Oil Price Jumps $10 in Two Weeks
The price of oil continued to rally this morning, topping $60 per barrel as the market digested news that OPEC will extend supply cuts through the rest of the year.
Energy leaders from Saudi Arabia and Russia met over the weekend ahead of the G20 summit in Japan, where “they discussed the options for extending the OPEC + deal, as well as the cooperation in the oil and gas sector between the Kingdom of Saudi Arabia and Russia,” the official Saudi Press Agency reported.
Oil prices have been under pressure since mid-April, as U.S. crude inventories and fears of a global economic turnaround have equally been building. That sell-off weighed down on oil stocks, with many falling 10% or more just in May. Notable among the decliners were Exxon (NYSE: XOM), which shed 16%, and Marathon Oil (NYSE: MRO), which lost 27%.
But an extension of the existing OPEC deal could keep crude prices lofty through the next six months. And traders, seeing the opportunity, snatched up oil stocks this morning. Energy Select Sector ETF (NYSEArca: XLE) was up more than 1.5% in pre-market trading.
Most individual oil producers also saw higher equity prices in pre-trading. But not by very much.
It seems traders aren't overly excited to buy oil right now. And in some regard, it's hard to blame them.
The price of oil has been quite volatile over the past several months. We've seen big jumps and dips in oil prices lead to nothing over the long term a million times before. It's always the same: Some report about supply cuts comes out, Donald Trump tweets, the market freaks out, crude prices shoot up... then a week later everyone forgets and oil prices cool down. So why is it different this time?
It's probably not.
But here's what we can be pretty sure of: Oil prices are not going any lower than $50 per barrel any time soon.
The floor is $50. And that's because that is what OPEC wants right now, presumably because any lower and they won't make money.
Back in December, oil prices were nearing $50 per barrel, and OPEC simply announced extended supply cuts, putting crude back on an upward trajectory.
A week and a half ago, with crude flirting with $50 again, Iran shot down a U.S. drone. Coincidence? Probably not.
So what happens if crude prices start to slip again nearing $50? Well, they announce more supply cuts.
And if that doesn't work, shoot down some more drones, “accidentally” send a warship into foreign waters, kidnap a few Western journalists... whatever it takes without launching a full-scale war.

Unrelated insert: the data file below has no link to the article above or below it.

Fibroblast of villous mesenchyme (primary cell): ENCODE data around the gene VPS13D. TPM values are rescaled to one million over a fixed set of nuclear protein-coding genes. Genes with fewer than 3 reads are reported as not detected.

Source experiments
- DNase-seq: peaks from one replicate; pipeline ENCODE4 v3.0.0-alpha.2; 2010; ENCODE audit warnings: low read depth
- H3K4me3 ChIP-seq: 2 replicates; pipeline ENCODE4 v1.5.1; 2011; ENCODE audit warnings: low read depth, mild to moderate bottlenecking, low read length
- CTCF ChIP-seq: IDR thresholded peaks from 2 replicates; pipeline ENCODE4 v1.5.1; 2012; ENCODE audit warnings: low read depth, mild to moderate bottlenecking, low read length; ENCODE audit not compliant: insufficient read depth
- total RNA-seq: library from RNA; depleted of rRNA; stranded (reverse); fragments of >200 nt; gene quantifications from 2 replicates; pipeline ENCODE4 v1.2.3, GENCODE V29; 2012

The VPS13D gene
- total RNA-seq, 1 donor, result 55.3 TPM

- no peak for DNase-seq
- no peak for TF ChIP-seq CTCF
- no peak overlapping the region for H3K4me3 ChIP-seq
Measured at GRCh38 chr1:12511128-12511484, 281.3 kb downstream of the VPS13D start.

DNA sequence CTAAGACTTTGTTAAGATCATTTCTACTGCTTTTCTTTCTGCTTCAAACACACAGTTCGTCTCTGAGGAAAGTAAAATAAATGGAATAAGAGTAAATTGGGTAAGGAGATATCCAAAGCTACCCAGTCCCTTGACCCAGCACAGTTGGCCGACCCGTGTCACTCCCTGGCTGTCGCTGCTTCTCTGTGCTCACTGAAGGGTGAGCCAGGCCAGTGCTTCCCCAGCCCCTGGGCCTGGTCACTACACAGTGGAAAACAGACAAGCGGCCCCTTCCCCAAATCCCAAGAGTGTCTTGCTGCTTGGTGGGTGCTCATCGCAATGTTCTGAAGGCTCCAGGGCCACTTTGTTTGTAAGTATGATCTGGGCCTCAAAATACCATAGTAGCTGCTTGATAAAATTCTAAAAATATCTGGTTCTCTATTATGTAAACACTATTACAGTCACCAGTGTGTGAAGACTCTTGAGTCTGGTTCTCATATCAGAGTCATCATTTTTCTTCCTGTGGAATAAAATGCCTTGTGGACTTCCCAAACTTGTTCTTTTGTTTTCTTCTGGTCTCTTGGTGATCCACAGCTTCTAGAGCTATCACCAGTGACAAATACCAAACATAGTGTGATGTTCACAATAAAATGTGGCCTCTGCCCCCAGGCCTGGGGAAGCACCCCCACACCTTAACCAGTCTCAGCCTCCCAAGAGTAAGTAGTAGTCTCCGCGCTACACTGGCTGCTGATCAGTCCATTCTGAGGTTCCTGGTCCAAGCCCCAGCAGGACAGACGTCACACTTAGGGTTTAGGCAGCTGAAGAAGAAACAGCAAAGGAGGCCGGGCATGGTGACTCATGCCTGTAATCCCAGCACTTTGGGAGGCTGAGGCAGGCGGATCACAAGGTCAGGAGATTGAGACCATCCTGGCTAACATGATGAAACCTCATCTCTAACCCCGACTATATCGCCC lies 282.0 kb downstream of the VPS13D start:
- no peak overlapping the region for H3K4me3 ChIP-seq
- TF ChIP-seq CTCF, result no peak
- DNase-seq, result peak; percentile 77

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But at the same time, it's very likely OPEC doesn't want oil prices too high, either. If oil prices are too high, demand will suffer. But what's worse is that an extended period of overbearing oil prices will create the conditions for OPEC's own demise.
See, OPEC sells oil. If oil is overbearingly expensive, the demand for alternative technologies will develop faster. I mean, just imagine the demand for electric vehicles if gasoline was $20 per gallon.
So it's in OPEC's best interest to keep oil prices in a range: not too low, but not too high. That range seems to be $60 to $70.
As I said, back in December, OPEC announced supply cuts to boost prices. But just a few months earlier, with crude trading above $75 per barrel, the cartel announced supply increases.
Of course, none of this is a new game for OPEC. It's been using its sway for decades to manipulate oil prices. But what's important for us as investors is that apparent $60 to $70 range.
Right now, OPEC has just got oil over $60. My guess is they'll allow prices to increase up to $80 before trying again to curb crude costs. So I think it's a good time to be a buyer of oil stocks, even though they're up a bit since mind-June. OPEC should let oil prices ride. And that should pay off for today's investors.
Until next time,
As an editor at Energy and Capital, Luke’s analysis and market research reach hundreds of thousands of investors every day. Luke is also a contributing editor of Angel Publishing’s Bull and Bust Report newsletter. There, he helps investors in leveraging the future supply-demand imbalance that he believes could be key to a cyclical upswing in the hard asset markets. For more on Luke, go to his editor’s page.
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